By Chelsea Place, Pentagram NewspaperNovember 9, 2011
ARLINGTON, Va. (Army News Service, Nov. 9, 2011) -- In an effort to relieve confusion and anxiety that children feel during their parent's deployments, the non-profit organization behind television's "Sesame Street" has created a new digital initiative.
The initiative's website, familiesnearandfar.org, premiered to 300 military family members Nov. 5 on Joint Base Myer-Henderson Hall, Va. At the event, families enjoyed an hour-long show with special guest speakers from military installations and the Sesame Workshop, the nonprofit organization also behind the television show "The Electric Company."
The Sesame Workshop initiative will be distributed through various military channels, including the Department of Defense Education Activity. It will also be available as an application for certain phones and digital devices.
"It's for military families, for them to stay connected," said Sesame Street fairy Abby Cadabby at the premiere. "They can share how they are feeling, talk to each other, post pictures and do artwork."
As president and CEO of Sesame Street Workshop, H. Melvin Ming explained how the effort came about after he found out 800,000 school-aged military kids were affected by parents being deployed.
"We learned more about (deployment). We learned about what it might do to a child to not be able to connect with their parent for a long time," he said. "Explain to a 2-year-old that I'm going away for a year. How would a 2-year-old get that? Well Elmo has a way of helping a child connect with this dimension of time, this dimension of separation."
"The strength of our servicemen and women come from the strength of their families, and the strength of their families comes from the support of community organizations," said Myer-Henderson Hall Commander Col. Carl R. Coffman, about the shows helping out military families.
Defense Centers of Excellence for Psychological Health and Traumatic Brain Injury Director Navy Capt. Paul S. Hammer and Office of the Secretary of Defense's Principal Director of Military Community and Family Policy Charles Milam, also spoke at the event, discussing what the initiative was and what it will mean for military families.
To end the show, the characters Abby Cadabby and Gordon from "Sesame Street" did an abbreviated show for young children in the audience about expressing feelings, followed by the characters Jessica and Shock from "The Electric Company" performing for the older children in the audience.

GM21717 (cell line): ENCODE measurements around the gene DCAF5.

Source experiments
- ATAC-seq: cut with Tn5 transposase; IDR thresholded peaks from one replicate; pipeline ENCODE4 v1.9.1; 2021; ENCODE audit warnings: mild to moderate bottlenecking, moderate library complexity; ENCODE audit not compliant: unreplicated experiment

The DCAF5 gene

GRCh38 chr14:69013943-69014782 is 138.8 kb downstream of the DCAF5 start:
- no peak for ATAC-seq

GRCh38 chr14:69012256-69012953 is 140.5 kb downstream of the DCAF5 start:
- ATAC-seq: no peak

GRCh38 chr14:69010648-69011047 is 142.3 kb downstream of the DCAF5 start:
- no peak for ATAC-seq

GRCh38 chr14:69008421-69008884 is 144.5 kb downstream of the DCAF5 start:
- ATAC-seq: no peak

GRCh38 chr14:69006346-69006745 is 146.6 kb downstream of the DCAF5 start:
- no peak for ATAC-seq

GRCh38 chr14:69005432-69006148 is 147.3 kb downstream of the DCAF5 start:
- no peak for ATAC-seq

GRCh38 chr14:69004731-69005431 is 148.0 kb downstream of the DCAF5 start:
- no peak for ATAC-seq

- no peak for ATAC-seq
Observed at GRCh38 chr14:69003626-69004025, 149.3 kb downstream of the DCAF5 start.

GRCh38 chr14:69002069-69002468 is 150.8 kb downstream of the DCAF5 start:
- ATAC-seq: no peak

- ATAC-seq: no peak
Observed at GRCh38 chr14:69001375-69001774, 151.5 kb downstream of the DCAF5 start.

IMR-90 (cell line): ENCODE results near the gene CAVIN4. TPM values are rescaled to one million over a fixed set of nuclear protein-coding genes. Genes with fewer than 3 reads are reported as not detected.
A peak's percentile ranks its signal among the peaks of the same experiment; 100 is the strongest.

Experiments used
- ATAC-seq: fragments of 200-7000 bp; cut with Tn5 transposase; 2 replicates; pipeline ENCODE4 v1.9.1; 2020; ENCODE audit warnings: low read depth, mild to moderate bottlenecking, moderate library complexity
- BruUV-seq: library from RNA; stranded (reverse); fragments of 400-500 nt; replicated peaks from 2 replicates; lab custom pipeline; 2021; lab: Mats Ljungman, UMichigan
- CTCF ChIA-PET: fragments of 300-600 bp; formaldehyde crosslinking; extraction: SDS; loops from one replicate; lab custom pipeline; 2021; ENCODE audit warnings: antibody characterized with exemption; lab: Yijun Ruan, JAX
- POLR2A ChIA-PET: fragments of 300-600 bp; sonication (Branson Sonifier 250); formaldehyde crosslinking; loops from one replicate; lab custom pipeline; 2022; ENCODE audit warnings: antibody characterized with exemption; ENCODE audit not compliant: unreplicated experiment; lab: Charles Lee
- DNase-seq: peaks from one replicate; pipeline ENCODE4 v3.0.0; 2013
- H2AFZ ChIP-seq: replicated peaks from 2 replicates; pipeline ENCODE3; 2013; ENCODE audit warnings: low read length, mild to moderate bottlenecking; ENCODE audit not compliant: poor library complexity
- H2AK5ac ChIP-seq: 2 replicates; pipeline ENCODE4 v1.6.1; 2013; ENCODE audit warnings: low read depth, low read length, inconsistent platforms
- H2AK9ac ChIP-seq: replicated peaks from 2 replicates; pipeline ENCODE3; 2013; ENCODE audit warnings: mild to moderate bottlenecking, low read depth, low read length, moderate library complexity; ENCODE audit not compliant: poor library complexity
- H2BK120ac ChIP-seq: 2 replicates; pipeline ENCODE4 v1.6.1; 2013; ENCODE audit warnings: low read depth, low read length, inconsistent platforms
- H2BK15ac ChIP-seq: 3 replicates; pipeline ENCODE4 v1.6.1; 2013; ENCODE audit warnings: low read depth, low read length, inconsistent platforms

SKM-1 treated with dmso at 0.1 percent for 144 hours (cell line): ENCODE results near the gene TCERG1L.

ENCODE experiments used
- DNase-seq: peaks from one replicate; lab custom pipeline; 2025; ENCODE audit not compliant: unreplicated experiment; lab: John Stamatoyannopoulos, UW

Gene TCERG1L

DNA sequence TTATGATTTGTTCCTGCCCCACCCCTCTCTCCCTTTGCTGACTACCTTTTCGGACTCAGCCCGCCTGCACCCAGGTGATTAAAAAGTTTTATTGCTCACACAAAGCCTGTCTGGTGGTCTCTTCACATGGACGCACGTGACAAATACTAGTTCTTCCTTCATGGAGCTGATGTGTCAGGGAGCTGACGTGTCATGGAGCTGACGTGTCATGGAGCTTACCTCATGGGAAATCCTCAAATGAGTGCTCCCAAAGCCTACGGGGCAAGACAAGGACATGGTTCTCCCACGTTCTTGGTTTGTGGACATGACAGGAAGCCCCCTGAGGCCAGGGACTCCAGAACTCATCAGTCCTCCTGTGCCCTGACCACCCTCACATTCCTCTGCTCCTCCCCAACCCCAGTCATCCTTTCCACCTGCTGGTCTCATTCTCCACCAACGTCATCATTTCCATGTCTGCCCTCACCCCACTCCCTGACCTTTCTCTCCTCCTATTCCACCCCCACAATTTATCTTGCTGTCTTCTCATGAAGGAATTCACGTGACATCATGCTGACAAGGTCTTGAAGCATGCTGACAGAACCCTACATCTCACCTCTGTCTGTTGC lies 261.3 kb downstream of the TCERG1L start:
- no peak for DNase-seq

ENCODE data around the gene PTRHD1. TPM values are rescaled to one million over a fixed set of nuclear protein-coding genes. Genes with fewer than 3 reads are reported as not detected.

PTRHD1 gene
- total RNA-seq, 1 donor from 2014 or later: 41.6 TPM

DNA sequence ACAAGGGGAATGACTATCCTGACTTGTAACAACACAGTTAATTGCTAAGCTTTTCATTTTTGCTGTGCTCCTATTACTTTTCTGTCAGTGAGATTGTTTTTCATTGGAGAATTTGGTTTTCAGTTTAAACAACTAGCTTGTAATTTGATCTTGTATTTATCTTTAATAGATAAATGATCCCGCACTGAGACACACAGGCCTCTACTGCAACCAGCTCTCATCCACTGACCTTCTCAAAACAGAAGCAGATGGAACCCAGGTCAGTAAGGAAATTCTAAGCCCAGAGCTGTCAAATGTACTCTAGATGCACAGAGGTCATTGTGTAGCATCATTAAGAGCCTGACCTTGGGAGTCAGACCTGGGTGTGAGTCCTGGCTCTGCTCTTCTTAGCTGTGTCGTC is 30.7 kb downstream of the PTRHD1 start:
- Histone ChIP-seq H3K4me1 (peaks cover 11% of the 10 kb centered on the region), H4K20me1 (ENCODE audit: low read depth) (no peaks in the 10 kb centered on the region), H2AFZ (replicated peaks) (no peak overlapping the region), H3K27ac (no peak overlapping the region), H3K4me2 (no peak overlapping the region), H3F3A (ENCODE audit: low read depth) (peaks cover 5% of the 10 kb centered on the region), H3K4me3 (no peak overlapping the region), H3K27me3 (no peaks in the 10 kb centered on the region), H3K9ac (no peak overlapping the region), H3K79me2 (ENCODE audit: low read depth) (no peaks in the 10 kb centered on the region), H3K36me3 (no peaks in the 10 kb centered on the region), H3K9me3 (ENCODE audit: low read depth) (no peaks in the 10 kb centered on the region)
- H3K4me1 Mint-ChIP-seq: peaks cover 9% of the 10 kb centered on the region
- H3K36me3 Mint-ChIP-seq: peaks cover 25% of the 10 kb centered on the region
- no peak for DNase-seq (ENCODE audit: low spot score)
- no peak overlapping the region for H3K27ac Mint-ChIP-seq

At one point in the show, Abby Cadabby, providing an example of being separated from a parent, said she missed her mommy because mom had to go on an important fairy godmother mission and couldn't take Abby with her.
"Just because your mommy is far away doesn't mean you can't talk to her and tell her how you feel. It is always important to talk and share how you feel whether you are feeling happy or sad," said Gordon sympathetically.
The initiative is all about, "connect, create and communicate." The website allows families to connect online via writings, pictures, drawings, music, creating music and sharing files with family members far away.
"We get to meet a lot of military families and kids and we talk with them and help them express how they feel through the power of words," said Jessica.
After the hour-long show ended, parents and children spread out across Conmy Hall to experience various stations, including a web demo, coloring and crafts, snacks, "The Electric Company" application station and two meet-and-greet areas for children who wanted to hug Elmo and Grover. Children decorated a cloth bag, keepsake box and hand puppet at the event.
"As somebody who has just come back, it's great to see the support for the family. It's good to see that as we are [deployed], they are getting this kind of support here," said Marine Corps Maj. Randy Stone from Quantico.
Stone attended the event with his wife Brenda and two children, Juliette, 2, and Daniel, 3. The family said they had a fun time. In fact Daniel was so excited he ran through the doors into Conmy Hall, said his mom.
"If you have access to the Internet and are able to log on and see what they are doing, it's a wonderful tool. I wish they had it when I was just over there," said Stone.